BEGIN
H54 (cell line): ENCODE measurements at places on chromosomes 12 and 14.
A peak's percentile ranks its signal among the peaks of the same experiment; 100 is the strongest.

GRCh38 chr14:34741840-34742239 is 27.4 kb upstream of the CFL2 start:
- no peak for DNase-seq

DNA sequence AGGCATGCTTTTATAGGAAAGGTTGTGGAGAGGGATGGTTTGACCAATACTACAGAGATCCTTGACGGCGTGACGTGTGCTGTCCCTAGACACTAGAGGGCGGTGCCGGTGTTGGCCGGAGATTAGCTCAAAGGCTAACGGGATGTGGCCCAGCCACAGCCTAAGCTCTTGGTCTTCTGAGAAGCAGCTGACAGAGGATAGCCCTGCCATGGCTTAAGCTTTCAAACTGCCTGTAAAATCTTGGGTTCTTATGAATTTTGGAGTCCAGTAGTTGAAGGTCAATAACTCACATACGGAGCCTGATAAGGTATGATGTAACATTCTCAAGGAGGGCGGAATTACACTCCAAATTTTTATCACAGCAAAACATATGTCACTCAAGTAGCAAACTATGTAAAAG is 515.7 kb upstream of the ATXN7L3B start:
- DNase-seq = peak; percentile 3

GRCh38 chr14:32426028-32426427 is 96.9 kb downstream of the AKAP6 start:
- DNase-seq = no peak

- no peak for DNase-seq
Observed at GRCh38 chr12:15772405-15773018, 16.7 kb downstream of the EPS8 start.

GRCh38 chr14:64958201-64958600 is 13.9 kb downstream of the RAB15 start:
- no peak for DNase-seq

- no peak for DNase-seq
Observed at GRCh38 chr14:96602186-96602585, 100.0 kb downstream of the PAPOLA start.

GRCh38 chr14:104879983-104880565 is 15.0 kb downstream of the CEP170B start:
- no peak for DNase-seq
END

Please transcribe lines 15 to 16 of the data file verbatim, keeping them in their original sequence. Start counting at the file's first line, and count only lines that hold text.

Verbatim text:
GRCh38 chr14:104879983-104880565 is 15.0 kb downstream of the CEP170B start:
- no peak for DNase-seq